Daytrip to Washington, D.C. a ‘humbling, thrilling’ ride

Last updated: May 24. 2014 11:07AM - 422 Views
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Korean conflict-era veteran Paul Wickline, of Mount Sterling, stands at the monument to Korean War veterans in Washington, D.C. His guardian for the day was Aaron Kaeser, 16, of Jonathan Alder High School.
Korean conflict-era veteran Paul Wickline, of Mount Sterling, stands at the monument to Korean War veterans in Washington, D.C. His guardian for the day was Aaron Kaeser, 16, of Jonathan Alder High School.
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Paul Wickline of Mount Sterling took a couple airplane rides recently. Sandwiched in between those two airborne excursions was a visit to the nation’s capital and the memorials to those who served during our nation’s military conflicts.


He and Don Gaier of London were two local veterans who recently took the Honor Flight from Columbus to Washington D.C. for a whirlwind day to visit the veterans’ monuments and other sites. Both men came home honored and humbled by not only the trip, but also impressed by the effort exerted to make the trip possible for them at absolutely no cost.


They were blessed with a beautiful day. A luxurious motor coach carried them throughout the tour of the various monuments in the district.


“I was humbled and honored to have all of that,” said Wickline, who served in reconnaissance for an armored division in the era of the Korean conflict. His patrols took him along the Czech border during the cold war with the USSR.


“There were a lot of handshakes,” he said. “They sang songs, flags were flying. Kids and grown-ups wanted to shake your hand.”


Servicemen throughout the years looked forward to mail call. One by one their names were called out and they received letters from school children who wrote thank you notes for their years of service to our country.


They were also given mementos from the trip.


“It was quite thrilling to me,” Wickline said. “I didn’t expect to have all that done. It was an honor to see it and have that experience.”


Gaier, of London, described himself as “not a hero.” He stated matter-of-factly his stint in the U.S. Army in 1954 and 1955 was not a combat role.


“I got drafted, did my two years and got out,” he said. He was stationed in Germany and mustered out as a corporal. He has an older brother whose military career took him to the rank of “full bird” colonel.


Gaier noted sometimes at home big brother would “pull rank” on him if he wanted the corporal to exit the easy chair and allow the officer to sit there.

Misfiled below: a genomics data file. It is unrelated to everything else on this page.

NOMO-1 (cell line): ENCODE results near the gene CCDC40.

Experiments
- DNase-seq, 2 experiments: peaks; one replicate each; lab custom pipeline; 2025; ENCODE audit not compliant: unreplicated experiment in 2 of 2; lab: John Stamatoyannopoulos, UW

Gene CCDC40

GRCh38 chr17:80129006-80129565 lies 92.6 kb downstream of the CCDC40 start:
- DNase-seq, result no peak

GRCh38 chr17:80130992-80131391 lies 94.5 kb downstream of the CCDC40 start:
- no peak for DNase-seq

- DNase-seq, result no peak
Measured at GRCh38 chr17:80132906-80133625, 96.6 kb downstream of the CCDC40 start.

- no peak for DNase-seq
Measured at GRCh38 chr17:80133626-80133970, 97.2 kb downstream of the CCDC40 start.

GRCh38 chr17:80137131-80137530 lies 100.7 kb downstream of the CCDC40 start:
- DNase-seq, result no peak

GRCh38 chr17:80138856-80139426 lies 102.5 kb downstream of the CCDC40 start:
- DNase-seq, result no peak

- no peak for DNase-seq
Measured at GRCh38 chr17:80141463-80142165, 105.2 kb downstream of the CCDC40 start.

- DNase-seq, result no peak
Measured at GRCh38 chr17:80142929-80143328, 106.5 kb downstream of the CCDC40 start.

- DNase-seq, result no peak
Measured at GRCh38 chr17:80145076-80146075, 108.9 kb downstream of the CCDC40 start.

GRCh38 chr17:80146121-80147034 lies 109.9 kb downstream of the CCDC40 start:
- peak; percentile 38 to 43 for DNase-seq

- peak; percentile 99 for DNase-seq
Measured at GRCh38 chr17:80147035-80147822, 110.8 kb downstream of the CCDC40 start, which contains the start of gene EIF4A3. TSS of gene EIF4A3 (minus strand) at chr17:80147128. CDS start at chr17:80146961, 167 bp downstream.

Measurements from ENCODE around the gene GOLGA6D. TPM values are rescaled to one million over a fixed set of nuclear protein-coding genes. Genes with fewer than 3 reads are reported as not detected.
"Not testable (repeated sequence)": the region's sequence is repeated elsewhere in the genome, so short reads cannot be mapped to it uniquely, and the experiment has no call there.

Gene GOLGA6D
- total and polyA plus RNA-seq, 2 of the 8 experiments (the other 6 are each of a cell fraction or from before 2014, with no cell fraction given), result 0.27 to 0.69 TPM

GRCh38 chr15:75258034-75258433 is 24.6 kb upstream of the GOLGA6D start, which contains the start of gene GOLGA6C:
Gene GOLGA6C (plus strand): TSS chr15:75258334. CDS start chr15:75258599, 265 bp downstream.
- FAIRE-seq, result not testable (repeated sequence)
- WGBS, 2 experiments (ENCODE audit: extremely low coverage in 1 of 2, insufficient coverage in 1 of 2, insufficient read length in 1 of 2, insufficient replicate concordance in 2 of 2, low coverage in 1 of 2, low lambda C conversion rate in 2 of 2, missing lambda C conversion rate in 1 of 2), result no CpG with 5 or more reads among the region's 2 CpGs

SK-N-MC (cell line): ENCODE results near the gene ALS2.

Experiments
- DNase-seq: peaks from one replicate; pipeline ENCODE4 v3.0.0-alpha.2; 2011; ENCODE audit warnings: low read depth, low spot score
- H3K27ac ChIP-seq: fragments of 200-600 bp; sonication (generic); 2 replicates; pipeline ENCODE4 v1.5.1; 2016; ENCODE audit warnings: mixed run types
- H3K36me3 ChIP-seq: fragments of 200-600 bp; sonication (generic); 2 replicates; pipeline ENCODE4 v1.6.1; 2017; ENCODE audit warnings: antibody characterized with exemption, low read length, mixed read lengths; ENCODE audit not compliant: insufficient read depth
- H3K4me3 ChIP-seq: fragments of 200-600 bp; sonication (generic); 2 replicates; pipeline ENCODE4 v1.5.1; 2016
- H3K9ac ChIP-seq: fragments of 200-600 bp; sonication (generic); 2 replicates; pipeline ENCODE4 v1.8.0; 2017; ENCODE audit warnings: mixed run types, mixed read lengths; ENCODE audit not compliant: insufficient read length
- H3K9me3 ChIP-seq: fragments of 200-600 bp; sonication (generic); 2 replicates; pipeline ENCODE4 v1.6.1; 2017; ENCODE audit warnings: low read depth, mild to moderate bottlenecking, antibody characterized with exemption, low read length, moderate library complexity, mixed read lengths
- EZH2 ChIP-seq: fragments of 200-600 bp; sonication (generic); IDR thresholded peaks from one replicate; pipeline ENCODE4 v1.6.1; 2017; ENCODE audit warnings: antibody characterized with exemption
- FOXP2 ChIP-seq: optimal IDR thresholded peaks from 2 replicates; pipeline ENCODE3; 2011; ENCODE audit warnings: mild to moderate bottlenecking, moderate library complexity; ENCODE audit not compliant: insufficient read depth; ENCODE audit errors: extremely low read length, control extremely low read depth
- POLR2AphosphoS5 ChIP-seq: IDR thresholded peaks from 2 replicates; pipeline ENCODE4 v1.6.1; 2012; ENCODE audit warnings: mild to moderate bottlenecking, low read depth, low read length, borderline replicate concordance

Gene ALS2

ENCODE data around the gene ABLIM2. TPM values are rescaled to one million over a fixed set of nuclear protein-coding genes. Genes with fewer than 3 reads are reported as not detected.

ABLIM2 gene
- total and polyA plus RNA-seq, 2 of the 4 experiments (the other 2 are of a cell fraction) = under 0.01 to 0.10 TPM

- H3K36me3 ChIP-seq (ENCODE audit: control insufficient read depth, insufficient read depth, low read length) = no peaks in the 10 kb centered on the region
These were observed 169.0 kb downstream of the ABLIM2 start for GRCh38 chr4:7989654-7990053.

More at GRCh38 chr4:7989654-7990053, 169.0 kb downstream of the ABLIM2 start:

On the honor flight, however, rank was reversed. Gaier said during the fabulous welcome home in Columbus, the jubilant throng stood a two-star (major) general.


As Gaier was pushed in a wheelchair from the tarmac, he took note of the general.


“He saluted me,” Gaier said with apparent pride. “I’ve never had one to salute me first. It was outstanding.”


Gaier admired how well the event was structured and how smoothly in ran on both ends of the trip.


“It was fabulous, couldn’t have been better,” Gaier said. “It was a tremendous effort.”


He admired how all the transport happened seamlessly between the two airports and how uplifting the crowds were as they exited the plane on the return. He estimated one thousand people took part in the late-night welcome home.


The trip was made possible by a donation from fund raising efforts of eighth grade students of Grizzell Middle School in Dublin. Teacher Shawn Kaeser said they began their drive on Veterans Day in 2013 with a goal of $12,000. To earn that sum, Kaeser said, “they did everything.”


That included numerous chores for donations, letter-writing, bake sales and asking for donations. Some publicity brought letters from widows of veterans, who included in their letters donations of $10 or $20 in memory of their late husbands.


Corporations such as Scott’s anted up four-figure donations.


When it was all counted, the students had doubled their goal with $24,000.


Kaeser’s son, Aaron, a 16-year-old Jonathan Alder student, served as a guardian for Wickline throughout the day.


“By the end of the day it was hard to say goodbye to them,” Kaeser said. “It was neat to connect with the greatest generation. It was good for veterans to see that kids still care.”


Dean Shipley can be reached at (740) 852-1616, ext. 17 or via Twitter @DeanAShipley.


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